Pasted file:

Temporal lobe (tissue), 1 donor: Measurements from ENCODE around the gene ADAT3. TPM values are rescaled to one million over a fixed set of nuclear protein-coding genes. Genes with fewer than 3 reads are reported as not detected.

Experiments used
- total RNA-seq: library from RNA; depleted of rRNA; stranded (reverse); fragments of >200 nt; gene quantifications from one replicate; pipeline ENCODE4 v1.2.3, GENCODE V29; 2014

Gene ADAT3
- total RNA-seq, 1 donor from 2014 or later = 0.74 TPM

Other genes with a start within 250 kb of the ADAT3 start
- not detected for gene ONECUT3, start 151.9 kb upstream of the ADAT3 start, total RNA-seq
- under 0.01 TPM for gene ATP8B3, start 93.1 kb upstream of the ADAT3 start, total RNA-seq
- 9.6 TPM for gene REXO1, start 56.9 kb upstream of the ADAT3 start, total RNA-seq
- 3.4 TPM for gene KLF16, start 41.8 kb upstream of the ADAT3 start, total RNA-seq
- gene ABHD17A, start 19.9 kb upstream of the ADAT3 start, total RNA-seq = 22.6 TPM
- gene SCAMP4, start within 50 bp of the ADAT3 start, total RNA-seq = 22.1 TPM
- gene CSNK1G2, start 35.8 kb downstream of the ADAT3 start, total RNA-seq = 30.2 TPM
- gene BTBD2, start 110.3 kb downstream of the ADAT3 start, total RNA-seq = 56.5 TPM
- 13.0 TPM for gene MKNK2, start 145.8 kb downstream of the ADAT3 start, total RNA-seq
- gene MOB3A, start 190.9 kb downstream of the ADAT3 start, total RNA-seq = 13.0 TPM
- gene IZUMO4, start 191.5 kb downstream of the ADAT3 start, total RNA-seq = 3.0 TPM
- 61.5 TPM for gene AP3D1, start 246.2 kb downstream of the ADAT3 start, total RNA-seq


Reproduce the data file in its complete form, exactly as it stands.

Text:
Temporal lobe (tissue), 1 donor: Measurements from ENCODE around the gene ADAT3. TPM values are rescaled to one million over a fixed set of nuclear protein-coding genes. Genes with fewer than 3 reads are reported as not detected.

Experiments used
- total RNA-seq: library from RNA; depleted of rRNA; stranded (reverse); fragments of >200 nt; gene quantifications from one replicate; pipeline ENCODE4 v1.2.3, GENCODE V29; 2014

Gene ADAT3
- total RNA-seq, 1 donor from 2014 or later = 0.74 TPM

Other genes with a start within 250 kb of the ADAT3 start
- not detected for gene ONECUT3, start 151.9 kb upstream of the ADAT3 start, total RNA-seq
- under 0.01 TPM for gene ATP8B3, start 93.1 kb upstream of the ADAT3 start, total RNA-seq
- 9.6 TPM for gene REXO1, start 56.9 kb upstream of the ADAT3 start, total RNA-seq
- 3.4 TPM for gene KLF16, start 41.8 kb upstream of the ADAT3 start, total RNA-seq
- gene ABHD17A, start 19.9 kb upstream of the ADAT3 start, total RNA-seq = 22.6 TPM
- gene SCAMP4, start within 50 bp of the ADAT3 start, total RNA-seq = 22.1 TPM
- gene CSNK1G2, start 35.8 kb downstream of the ADAT3 start, total RNA-seq = 30.2 TPM
- gene BTBD2, start 110.3 kb downstream of the ADAT3 start, total RNA-seq = 56.5 TPM
- 13.0 TPM for gene MKNK2, start 145.8 kb downstream of the ADAT3 start, total RNA-seq
- gene MOB3A, start 190.9 kb downstream of the ADAT3 start, total RNA-seq = 13.0 TPM
- gene IZUMO4, start 191.5 kb downstream of the ADAT3 start, total RNA-seq = 3.0 TPM
- 61.5 TPM for gene AP3D1, start 246.2 kb downstream of the ADAT3 start, total RNA-seq